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Late Spring

Uploaded by trigerman on Oct 31, 2011

This essay examines the 1949 Japanese film “Late Spring,” and selects one sequence for further examination.

I Introduction
“Late Spring” is a very subtle film. Director Ozu Yasujiro leaves much of the story unexplained, allowing the audience to decide for themselves what his meaning is. The film can be seen as a powerful statement on the position of women in post-war Japan; it can also be seen as a metaphor for the changes in Japanese society itself. It’s fascinating, heartbreaking and utterly enthralling.
This paper discusses the film in general, chooses one sequence that is particularly striking, then discusses what that sequence tells us about the overall themes of the film.

II Brief Overall Comments
This film was made in 1949, at which time the Civil Censorship Detachment (CCD) of the Civil Information Section of the General Headquarters was heavily censoring all Japanese forms of expression, including newspapers, magazines, radio, theater and film. These were American censors, whose job it was to make sure that anything critical of the U.S. or its allies; anything “nationalistic” or “militaristic”; or any materials that could be construed, however vaguely, as being against American interests, were confiscated. In a burst of stunning hypocrisy, the Americans didn’t even admit that they were censoring the Japanese. (Dower, p. 410). One result of this strict censorship may have been the extremely subtle work displayed in “Late Spring.”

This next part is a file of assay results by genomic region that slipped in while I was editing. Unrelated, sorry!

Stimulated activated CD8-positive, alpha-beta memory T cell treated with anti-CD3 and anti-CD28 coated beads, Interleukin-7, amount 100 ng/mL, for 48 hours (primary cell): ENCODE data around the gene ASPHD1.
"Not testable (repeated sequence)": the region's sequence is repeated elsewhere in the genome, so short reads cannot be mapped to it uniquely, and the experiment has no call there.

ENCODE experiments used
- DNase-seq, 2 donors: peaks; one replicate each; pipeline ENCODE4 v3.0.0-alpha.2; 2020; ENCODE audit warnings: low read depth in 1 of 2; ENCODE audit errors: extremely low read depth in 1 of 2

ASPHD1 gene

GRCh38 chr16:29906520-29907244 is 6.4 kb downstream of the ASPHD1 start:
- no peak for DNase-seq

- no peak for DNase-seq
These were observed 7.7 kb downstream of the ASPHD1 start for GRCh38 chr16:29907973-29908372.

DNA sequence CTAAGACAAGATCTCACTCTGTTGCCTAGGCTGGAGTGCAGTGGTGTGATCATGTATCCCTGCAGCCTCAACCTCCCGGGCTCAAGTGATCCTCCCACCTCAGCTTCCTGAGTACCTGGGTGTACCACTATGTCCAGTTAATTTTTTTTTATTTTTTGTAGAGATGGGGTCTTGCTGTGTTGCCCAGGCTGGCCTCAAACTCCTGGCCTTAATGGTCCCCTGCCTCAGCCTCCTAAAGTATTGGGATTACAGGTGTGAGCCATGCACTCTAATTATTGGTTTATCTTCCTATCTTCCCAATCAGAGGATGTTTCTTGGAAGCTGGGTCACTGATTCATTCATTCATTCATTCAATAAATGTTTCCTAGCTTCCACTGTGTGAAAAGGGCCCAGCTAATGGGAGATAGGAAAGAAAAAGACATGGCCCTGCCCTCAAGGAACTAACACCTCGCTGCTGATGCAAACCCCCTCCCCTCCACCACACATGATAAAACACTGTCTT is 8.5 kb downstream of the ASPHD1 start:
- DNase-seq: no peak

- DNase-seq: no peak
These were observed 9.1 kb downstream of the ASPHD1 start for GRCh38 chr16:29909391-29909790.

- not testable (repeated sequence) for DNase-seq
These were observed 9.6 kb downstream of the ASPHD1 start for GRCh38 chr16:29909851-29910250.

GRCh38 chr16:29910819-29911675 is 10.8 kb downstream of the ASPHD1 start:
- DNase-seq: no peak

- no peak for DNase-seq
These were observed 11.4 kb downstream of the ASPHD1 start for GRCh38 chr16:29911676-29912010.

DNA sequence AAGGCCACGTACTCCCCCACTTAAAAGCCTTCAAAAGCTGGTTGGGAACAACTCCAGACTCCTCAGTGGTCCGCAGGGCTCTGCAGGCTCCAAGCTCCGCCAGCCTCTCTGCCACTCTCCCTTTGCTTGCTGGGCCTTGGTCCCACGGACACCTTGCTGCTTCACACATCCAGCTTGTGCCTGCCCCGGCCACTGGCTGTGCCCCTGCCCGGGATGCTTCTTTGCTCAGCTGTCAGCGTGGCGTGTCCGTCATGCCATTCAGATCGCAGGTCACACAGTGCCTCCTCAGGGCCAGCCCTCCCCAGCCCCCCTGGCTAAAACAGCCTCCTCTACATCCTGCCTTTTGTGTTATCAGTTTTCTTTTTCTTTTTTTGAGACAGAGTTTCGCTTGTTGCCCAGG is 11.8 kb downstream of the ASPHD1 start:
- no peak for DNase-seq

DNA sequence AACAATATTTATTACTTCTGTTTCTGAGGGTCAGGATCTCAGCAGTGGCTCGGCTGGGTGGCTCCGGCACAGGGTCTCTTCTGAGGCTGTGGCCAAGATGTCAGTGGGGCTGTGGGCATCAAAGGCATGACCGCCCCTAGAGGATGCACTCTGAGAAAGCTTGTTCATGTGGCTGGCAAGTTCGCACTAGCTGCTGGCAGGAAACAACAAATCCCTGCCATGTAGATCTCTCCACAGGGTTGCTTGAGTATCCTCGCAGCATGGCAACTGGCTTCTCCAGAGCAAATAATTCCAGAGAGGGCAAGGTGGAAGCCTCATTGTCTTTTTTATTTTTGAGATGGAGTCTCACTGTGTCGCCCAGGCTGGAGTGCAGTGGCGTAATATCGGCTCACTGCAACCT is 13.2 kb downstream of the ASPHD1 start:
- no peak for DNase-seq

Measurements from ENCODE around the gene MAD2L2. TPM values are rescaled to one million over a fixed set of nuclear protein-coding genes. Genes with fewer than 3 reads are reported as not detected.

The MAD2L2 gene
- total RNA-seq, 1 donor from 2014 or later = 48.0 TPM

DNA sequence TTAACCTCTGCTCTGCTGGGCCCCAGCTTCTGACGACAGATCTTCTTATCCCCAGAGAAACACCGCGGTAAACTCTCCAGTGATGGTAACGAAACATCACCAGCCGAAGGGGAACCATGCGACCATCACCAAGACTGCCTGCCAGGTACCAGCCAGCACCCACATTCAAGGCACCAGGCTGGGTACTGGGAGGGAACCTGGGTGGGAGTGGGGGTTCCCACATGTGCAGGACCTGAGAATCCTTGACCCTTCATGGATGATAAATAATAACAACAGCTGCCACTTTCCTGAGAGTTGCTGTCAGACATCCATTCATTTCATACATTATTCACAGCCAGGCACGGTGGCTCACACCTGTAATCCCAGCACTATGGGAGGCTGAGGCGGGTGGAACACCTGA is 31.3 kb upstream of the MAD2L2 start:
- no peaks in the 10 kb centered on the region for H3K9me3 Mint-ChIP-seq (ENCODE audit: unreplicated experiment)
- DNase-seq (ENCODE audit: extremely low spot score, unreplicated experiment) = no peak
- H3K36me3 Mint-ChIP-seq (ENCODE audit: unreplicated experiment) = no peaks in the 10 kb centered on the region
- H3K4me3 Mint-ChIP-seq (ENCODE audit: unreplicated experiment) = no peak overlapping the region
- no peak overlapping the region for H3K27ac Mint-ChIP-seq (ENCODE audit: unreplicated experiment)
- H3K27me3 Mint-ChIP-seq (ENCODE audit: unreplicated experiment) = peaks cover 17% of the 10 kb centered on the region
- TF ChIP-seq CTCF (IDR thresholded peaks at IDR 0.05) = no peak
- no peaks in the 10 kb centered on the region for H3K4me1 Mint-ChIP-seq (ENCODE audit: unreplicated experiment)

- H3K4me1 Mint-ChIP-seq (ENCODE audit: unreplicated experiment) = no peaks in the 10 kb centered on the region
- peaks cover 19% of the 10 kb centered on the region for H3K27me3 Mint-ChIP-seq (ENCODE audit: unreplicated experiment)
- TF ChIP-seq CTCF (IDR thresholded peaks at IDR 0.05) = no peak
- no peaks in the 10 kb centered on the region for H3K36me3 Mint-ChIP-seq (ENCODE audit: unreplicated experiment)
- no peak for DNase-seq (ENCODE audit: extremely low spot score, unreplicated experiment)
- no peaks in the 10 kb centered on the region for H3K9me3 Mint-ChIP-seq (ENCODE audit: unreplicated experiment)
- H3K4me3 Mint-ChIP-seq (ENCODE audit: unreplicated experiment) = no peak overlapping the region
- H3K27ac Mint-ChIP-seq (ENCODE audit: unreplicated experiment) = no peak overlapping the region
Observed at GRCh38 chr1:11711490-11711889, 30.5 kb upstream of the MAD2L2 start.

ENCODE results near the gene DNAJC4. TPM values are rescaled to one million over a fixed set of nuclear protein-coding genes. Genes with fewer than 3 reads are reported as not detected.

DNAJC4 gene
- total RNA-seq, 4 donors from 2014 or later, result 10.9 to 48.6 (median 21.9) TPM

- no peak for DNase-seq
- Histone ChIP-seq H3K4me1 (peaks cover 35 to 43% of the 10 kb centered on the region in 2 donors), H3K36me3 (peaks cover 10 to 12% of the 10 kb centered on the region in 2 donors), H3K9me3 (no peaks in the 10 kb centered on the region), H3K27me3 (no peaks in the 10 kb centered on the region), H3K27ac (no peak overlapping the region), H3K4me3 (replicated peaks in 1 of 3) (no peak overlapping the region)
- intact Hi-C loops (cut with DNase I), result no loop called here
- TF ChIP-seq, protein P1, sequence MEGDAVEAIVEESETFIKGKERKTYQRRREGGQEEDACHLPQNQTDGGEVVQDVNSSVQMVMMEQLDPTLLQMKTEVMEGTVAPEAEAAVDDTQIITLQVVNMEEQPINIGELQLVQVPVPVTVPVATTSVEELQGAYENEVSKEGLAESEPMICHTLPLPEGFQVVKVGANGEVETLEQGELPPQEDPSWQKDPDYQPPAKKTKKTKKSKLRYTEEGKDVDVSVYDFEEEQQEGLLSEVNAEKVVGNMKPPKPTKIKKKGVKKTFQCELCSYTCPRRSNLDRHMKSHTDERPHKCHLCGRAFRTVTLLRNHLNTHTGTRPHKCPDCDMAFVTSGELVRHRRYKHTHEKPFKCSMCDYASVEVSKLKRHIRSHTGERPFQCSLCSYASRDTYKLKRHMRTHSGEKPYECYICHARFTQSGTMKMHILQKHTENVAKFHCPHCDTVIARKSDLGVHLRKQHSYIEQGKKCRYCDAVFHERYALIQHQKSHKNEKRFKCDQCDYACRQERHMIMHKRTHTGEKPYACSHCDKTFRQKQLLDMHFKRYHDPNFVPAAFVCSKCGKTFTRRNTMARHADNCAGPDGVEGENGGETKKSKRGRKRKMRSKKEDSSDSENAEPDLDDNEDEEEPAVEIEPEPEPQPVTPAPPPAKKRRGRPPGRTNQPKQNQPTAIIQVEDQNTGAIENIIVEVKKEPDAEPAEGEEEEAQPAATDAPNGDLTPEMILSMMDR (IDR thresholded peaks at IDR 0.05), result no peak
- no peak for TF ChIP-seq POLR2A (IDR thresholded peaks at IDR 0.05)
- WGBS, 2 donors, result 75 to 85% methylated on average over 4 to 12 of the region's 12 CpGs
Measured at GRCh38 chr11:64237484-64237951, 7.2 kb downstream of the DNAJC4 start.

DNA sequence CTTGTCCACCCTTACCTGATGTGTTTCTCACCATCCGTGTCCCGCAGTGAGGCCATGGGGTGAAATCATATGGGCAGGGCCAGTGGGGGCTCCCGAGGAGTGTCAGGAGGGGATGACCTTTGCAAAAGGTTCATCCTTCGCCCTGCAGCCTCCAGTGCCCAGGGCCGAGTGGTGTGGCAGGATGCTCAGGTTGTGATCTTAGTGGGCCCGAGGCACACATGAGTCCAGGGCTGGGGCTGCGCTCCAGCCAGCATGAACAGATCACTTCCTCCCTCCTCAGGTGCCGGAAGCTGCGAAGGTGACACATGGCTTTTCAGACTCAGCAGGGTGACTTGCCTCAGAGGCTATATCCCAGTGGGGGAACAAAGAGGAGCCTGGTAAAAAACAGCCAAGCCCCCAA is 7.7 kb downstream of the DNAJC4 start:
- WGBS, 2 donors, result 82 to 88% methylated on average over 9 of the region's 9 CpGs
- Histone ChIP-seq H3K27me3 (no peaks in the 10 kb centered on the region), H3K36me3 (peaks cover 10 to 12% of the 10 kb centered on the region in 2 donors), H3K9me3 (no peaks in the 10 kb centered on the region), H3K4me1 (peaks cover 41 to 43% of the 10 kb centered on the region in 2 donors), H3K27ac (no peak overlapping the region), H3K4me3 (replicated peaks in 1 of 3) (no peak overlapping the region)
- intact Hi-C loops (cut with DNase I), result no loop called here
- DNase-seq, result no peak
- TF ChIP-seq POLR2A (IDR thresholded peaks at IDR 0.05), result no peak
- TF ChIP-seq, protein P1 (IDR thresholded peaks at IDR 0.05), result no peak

There is a definite American presence in the film, though no Americans appear. However, there is a sign in English saying “Drink Coca-Cola” in the middle of a beautiful beach scene. It’s intrusive and ugly, and can be interpreted as the director’s comment on the American occupation and its effect on Japan.
Americanisms also pop up in a scene between the heroine Noriko and her friend Aya. Aya is urging Noriko to marry, despite the fact that she (Aya) is divorced. Their conversation is routine, until this exchange:
Aya: It’s only one down. Next time a real home-run.
Noriko: You’re still going to bat?
Aya: Why not? I just strucked [sic] out. I’m waiting for a good ball.

This exchange, in which the ladies use American slang correctly, is another indication of the extent to which Japan has assimilated the new culture.
The basic story is of Noriko, a young woman whom everyone—her father, her aunt, her friend, her acquaintances—urges to marry. They...

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Uploaded by:   trigerman

Date:   10/31/2011

Category:   Film

Length:   6 pages (1,323 words)

Views:   2462

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